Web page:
Connecting with Ecological Intelligence

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The other day while getting my children ready for school I searched the laundry basket for a clean pair of underwear for my son. After extensive digging around I was only able to find one pair. It was too small for him, but I knew there were others in the basket. In that moment a thought flashed through my mind: sort by type. Some part of my mind thought I could sort laundry in the same way I search for a document on my computer, but the physical world just doesn’t work that way.

Whether we realize it or not who we are and the ways we act in the world are influenced by the many connections and relationships we share with the world around us. This includes all parts of the various ecosystems we inhabit: social, political, economic, epistemological, and even the technological ecosystems within which so many of us spend so much of our time these days interacting with the digital entities that populate them.

Quoting a 1999 study by David Orr, the authors of the Tao of Liberation: Exploring the Ecology of Transformation report that while a typical citizen of the United States is unable to name even ten of the plants and animals that live in their bioregion they can easily identify at least a thousand corporate logos.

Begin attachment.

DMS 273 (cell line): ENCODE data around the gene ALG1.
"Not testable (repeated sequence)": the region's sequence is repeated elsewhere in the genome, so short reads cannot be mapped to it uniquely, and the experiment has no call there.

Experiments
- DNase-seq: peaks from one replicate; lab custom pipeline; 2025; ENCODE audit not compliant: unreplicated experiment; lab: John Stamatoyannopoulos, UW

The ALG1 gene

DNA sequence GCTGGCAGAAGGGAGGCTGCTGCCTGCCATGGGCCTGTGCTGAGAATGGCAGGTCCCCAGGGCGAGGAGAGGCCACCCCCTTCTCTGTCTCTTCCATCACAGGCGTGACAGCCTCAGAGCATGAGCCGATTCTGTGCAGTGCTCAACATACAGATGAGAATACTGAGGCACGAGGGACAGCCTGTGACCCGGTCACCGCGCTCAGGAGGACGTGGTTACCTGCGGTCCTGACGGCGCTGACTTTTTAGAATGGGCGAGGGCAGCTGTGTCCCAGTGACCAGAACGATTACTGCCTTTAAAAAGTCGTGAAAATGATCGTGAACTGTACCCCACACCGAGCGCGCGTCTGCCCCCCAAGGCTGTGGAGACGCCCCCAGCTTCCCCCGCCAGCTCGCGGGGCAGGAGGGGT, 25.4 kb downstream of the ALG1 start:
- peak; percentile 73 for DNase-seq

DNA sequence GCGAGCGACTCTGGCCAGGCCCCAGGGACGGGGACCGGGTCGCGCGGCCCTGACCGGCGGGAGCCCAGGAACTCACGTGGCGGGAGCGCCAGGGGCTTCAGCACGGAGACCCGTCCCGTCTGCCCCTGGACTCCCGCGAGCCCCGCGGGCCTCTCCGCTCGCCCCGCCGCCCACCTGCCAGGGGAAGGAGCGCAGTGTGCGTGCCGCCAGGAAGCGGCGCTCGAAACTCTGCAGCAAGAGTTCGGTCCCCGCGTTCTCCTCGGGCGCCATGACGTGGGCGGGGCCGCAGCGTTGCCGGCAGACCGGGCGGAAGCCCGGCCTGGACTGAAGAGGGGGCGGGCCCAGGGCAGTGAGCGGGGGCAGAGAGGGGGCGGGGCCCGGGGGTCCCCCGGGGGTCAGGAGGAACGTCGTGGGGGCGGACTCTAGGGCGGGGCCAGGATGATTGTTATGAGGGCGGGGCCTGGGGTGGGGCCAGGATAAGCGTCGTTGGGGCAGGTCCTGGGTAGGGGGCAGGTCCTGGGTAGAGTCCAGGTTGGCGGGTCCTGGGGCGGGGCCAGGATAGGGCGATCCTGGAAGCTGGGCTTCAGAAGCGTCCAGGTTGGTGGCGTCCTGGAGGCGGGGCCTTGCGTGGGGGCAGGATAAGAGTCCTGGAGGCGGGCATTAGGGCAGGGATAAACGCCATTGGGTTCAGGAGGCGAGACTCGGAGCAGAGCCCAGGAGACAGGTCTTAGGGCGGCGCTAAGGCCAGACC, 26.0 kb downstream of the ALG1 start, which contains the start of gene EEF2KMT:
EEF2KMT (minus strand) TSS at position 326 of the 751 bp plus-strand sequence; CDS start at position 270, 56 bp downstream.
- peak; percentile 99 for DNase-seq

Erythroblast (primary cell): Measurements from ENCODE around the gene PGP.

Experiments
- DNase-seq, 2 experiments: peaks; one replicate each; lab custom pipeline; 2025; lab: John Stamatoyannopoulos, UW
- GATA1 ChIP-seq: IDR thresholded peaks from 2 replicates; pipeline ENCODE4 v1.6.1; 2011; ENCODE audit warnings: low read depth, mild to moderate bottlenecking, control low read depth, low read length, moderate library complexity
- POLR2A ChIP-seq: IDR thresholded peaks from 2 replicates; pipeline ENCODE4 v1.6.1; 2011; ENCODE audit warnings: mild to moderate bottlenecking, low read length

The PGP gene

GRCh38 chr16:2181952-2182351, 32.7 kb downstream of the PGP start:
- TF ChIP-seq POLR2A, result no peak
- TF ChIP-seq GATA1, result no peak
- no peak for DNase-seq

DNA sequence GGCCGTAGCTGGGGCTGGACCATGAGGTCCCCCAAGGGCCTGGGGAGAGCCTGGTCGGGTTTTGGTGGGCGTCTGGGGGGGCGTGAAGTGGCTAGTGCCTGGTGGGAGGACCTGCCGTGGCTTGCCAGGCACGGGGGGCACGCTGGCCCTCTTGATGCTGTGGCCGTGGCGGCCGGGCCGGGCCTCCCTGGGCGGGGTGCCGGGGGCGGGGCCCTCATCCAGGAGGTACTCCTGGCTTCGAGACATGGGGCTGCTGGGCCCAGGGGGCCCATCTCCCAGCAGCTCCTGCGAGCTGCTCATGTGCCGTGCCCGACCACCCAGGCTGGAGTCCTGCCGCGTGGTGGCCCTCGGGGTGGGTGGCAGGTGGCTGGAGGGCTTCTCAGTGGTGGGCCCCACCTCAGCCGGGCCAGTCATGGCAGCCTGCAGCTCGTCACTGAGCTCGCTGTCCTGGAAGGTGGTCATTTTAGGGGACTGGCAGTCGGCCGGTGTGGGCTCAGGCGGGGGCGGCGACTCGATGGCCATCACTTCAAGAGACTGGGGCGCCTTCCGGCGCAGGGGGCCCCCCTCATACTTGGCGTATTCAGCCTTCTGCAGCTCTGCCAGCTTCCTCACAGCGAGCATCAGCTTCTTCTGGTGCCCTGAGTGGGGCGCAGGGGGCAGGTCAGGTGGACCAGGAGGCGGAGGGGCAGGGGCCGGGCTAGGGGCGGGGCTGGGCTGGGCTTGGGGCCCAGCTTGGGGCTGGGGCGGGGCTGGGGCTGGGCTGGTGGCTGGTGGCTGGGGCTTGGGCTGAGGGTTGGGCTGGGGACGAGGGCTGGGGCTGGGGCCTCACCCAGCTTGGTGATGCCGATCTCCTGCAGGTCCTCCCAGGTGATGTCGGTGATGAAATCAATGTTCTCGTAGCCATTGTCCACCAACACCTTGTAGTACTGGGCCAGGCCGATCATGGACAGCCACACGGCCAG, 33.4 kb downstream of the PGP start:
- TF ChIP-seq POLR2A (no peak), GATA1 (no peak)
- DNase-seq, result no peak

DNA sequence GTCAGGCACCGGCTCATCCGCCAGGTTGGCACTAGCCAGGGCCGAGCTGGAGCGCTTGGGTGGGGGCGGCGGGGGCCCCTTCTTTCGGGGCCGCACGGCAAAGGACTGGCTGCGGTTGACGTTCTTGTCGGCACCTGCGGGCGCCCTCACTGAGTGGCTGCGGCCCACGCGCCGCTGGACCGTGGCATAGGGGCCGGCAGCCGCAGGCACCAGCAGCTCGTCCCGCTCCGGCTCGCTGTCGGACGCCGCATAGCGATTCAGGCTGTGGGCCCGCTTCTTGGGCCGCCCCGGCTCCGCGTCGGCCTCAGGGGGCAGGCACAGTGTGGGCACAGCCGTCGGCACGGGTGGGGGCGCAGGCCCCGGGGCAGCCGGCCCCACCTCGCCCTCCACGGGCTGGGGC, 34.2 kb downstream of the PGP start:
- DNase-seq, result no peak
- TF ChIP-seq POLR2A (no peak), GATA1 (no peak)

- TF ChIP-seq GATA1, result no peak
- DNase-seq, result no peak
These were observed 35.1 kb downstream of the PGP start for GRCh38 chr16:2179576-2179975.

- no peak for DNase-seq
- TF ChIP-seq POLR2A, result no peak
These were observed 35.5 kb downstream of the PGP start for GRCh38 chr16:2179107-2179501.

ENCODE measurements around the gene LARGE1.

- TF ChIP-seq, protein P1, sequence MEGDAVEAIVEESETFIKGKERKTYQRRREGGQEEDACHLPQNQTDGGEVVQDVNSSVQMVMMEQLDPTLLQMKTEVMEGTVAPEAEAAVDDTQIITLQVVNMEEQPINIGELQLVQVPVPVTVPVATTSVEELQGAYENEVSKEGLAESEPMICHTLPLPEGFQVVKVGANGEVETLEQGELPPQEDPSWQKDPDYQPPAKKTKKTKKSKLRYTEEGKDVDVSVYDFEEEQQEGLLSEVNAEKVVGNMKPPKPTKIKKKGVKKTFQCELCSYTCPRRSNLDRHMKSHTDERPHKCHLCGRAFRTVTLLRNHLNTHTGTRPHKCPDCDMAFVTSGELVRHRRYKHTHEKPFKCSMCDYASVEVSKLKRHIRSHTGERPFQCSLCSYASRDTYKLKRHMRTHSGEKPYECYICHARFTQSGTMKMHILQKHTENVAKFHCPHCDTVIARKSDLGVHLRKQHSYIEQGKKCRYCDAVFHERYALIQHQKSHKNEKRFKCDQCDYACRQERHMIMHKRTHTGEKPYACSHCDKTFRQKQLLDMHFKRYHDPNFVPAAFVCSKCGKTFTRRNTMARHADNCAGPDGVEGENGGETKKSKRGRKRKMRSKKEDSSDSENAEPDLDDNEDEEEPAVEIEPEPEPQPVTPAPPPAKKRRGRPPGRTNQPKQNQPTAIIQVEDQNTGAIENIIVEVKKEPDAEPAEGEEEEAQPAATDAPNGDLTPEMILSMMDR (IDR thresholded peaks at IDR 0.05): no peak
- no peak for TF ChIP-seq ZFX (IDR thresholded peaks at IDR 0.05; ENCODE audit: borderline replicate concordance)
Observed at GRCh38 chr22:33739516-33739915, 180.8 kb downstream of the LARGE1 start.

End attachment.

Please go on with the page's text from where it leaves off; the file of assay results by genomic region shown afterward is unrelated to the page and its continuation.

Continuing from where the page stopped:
If we spend most of our time interfacing the world from within human-built techno-industrial ecosystems, who are we, and who are we becoming? What is it that informs the ways that we act towards the world? (I use the phrase towards the world purposefully as it demonstrates the way that most people in our culture conceive of ourselves: as separate from the world.)

What are the ramifications of these actions? I believe we have enough data—climate disruption, the Earth’s sixth mass extinction, and the poisoning of the land, water, and air to name a few—to conclude that the modern project of a self that exists separate from the rest of the world has led us astray. As a culture we have lost touch with the aspects of the world that support our true flourishing as well as that of our planetary kin.

It is clear to me that Earth, through the ongoing processes of climate disruption and other ecological disasters, is presenting techno-industrial humanity with a lesson: ecologically nothing exists apart from the community of life. There is no away to which we can run. Everything is connected and respectful relations must be maintained to ensure the healthy functioning of each individual component and the healthy functioning of the system as a whole. In other words our well-being is inextricably tied to the well-being of every other member of the Earth community. We must pass through these trials and we can no longer afford to ignore the consequences of our actions. In fact we cannot fully know who we are as a species or as individuals without consciously participating in these tests.

The good news is that we don’t have to do it alone. Ecological intelligence surrounds us and pervades all aspects of our living Earth. It guides all of the interrelations that make life possible. It moves through and animates plants and animals. It guides the rise and fall of forests and mountain ranges and the breakdown of plant material to form rich soil.